On the 18th of June, my baby Marcella was born early at 36 weeks, and my life was hanging in the balance.
Marcella is my 7th child, and the pregnancy with her was a turbulent one at best.
At 7 weeks into the pregnancy I was serving breakfast to my then 2-year-old and then I felt a gush. Thinking that I may have peed myself as pregnant women do, I ran to the toilet. It was there I discovered I was bleeding. I thought “this is it – I’m losing my baby”. Next came out a lemon-sized clot, which looked to be containing my baby. Over the next few days and weeks we discovered we had lost one of our twins, and I was still carrying one baby, and having a SCH (subchorionic haemorrage).
As the months passed I had another 10 bleeds, which resulted in a trip back to the hospital each time to check if I was still carrying a live baby. At the 20-week scan it was discovered that I had complete placenta previa, where the placenta sits at the bottom of the uterus. I was thankful when I got to 24 weeks and my baby at least had a chance of life. I was then grateful when I got to 32 weeks, which meant I could stay in my area to deliver and be near my family, should she come early.
As the pregnancy progressed I spoke with doctors about the chance of me having placenta accreta – a serious pregnancy condition that occurs when blood vessels and other parts of the placenta grow too deeply into the uterine wall – there was a slight chance but they didn’t think I did have it.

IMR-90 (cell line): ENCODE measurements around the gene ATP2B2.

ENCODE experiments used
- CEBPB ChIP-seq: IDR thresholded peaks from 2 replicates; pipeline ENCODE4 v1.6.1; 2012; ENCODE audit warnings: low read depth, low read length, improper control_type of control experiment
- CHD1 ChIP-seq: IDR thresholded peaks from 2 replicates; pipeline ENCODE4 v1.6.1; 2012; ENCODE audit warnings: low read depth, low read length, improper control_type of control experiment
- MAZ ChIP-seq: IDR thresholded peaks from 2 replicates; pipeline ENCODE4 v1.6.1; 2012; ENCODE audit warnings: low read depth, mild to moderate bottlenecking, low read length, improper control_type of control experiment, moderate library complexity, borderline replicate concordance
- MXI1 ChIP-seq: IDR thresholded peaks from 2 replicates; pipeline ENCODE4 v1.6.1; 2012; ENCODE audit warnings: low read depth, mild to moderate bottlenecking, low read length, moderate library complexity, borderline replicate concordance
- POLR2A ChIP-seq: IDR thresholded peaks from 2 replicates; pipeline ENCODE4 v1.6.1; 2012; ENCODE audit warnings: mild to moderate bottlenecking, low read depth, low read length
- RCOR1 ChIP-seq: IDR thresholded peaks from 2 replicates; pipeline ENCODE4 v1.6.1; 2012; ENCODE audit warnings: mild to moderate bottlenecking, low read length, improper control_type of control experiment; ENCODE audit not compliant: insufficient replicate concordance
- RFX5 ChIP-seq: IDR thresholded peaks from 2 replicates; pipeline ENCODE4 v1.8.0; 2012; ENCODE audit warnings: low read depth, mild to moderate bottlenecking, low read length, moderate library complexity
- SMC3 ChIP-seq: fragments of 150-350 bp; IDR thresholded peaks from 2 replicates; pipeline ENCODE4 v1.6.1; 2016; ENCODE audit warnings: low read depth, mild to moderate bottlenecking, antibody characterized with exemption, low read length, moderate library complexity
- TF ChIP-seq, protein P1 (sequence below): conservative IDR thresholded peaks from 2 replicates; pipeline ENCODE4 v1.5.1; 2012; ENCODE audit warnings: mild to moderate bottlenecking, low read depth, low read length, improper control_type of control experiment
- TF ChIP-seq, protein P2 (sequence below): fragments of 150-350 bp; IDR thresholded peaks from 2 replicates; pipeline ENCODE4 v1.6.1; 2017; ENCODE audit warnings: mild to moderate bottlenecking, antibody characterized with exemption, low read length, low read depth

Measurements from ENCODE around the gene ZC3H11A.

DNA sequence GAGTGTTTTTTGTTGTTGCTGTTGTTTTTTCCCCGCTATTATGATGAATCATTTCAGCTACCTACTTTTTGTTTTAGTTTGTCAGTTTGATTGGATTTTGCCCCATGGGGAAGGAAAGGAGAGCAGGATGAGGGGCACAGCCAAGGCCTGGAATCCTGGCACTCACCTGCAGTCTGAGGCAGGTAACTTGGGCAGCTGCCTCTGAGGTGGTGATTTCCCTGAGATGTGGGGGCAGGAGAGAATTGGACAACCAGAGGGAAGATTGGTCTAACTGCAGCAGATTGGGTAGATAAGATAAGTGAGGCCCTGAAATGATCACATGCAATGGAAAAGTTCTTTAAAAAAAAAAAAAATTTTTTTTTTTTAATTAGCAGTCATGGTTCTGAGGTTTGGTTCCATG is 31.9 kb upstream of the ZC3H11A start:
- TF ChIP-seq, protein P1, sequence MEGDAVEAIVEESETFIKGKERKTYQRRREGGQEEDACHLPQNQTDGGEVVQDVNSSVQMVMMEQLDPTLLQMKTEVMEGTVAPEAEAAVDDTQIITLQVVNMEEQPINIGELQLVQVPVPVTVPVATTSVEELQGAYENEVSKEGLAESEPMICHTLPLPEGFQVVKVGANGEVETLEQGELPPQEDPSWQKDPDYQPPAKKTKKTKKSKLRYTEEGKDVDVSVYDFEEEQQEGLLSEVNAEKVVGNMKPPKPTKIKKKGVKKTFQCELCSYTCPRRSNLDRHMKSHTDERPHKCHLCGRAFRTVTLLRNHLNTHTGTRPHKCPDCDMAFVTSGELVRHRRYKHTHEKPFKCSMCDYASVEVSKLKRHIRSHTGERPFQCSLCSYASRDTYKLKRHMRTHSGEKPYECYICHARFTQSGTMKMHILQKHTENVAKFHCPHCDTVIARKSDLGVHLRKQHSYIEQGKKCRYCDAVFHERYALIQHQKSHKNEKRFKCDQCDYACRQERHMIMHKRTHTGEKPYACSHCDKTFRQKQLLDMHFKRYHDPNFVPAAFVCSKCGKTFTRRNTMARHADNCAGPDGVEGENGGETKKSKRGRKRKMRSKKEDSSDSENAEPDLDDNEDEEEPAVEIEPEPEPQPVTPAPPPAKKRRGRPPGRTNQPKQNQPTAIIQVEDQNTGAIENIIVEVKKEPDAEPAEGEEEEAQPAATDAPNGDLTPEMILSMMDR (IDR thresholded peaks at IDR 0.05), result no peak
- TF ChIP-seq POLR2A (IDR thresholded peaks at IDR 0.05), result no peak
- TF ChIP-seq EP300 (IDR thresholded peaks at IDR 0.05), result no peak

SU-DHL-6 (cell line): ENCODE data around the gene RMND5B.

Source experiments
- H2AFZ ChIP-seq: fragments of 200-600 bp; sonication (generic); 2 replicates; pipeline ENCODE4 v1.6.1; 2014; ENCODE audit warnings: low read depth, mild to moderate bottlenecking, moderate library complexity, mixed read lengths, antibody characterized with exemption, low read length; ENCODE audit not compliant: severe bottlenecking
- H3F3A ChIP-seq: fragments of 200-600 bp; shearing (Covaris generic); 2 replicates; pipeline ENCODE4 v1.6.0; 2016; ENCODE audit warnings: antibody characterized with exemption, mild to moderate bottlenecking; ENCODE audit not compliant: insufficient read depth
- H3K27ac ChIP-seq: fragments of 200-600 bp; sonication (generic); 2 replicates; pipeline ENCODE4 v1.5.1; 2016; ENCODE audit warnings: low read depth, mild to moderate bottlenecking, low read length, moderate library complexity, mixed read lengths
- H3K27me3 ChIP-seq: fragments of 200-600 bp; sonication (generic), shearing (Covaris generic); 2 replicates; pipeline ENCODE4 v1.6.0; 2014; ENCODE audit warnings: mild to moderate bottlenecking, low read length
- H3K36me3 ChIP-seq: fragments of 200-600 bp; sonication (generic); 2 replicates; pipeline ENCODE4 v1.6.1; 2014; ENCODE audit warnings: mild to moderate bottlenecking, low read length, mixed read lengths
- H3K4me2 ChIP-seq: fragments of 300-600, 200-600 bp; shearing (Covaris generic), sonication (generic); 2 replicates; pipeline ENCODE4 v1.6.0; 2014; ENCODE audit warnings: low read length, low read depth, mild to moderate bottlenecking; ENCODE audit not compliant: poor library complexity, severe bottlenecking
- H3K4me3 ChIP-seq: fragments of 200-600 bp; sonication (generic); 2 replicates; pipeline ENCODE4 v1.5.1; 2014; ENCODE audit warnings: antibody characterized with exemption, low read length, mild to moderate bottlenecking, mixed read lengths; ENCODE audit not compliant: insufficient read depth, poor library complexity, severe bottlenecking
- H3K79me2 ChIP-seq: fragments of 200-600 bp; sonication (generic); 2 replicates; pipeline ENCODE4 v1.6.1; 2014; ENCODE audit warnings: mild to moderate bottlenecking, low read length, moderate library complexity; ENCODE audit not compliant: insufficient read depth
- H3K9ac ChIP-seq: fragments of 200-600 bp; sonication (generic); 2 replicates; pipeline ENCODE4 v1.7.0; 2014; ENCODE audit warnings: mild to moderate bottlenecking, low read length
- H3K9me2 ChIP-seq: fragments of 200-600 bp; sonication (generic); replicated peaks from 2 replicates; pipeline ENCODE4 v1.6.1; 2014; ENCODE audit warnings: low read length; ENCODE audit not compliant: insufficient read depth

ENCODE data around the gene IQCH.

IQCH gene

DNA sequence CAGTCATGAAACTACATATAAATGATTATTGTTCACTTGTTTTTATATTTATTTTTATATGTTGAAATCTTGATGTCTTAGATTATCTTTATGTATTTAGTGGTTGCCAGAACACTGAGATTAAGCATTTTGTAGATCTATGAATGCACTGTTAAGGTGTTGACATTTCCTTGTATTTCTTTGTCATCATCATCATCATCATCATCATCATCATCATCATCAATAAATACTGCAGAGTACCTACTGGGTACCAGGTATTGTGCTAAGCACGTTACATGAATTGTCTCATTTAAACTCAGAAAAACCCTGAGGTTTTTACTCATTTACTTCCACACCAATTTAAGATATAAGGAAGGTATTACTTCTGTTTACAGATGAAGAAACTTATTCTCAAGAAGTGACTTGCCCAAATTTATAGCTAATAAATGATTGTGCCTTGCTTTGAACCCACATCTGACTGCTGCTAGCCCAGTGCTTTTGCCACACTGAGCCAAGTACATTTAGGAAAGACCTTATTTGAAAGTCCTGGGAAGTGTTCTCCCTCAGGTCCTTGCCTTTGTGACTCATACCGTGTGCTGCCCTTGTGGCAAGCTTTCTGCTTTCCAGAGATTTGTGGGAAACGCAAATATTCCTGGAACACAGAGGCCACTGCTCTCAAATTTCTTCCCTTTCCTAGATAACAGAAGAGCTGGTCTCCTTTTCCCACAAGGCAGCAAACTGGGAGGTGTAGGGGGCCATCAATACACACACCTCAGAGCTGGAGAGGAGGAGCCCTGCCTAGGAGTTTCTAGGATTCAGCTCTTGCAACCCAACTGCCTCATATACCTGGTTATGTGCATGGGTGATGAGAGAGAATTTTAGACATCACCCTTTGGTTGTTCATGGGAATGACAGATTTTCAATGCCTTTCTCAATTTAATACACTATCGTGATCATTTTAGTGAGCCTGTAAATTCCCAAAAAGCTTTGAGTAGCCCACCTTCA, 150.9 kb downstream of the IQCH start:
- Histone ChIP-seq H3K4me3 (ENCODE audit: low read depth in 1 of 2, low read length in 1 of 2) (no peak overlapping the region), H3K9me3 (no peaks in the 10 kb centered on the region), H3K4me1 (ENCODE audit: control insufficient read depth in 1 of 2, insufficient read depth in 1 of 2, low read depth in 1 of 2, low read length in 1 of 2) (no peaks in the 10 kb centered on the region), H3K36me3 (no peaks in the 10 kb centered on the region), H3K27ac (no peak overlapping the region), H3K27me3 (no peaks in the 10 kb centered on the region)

Then on the 18th of July I was sitting at home with my children and I felt another gush. My heart sank. I knew I was bleeding. I went to the toilet to check and blood was pouring out. My children helped me call an ambulance, my husband and someone to come and watch them.
I was rushed directly into the OR, where Marcella was deliver immediately and they turned their attention to saving my life. It turned out that I not only had complete placenta previa, and also percreta (the worst of accreta) and my placenta had grown through my uterus, and attached to my urethra, bladder and major blood vessels in the area.
It took a team of doctors and specialists, five days on life support, 23 hours of surgery, a full hysterectomy, bladder and urethra repair, and a massive blood transfusion of 54 units of blood and 80 blood products, (a total of around 134 donations) to save my life.
This was a trying time for everyone involved; the doctors explained that I was very lucky to be here, as fast as they were putting the blood in, I was losing it. Due to all the blood, it was hard for them to find where the placenta ended and I began. Under the belief that I probably wasn’t going to make it, the NICU nurses brought down my baby and put her on my chest, so we could have some time together before I died, and my family and baby would have some memento to remember me by. The moment they put her on my chest I responded, I rubbed my chin on the top of her head, and that is when I started to improve.
I am very glad to be here today to be able to tell my story. Since coming home from hospital and starting to move on with my life I have become the President of the Australian Chapter of the Hope for Accreta Foundation. Through which I am helping many women and families going through a similar experience. The Hope for Accreta Foundation will hold its first international blood drive on the 9th of January 2015, involving six countries. Without the donations of so many people I would not be here today.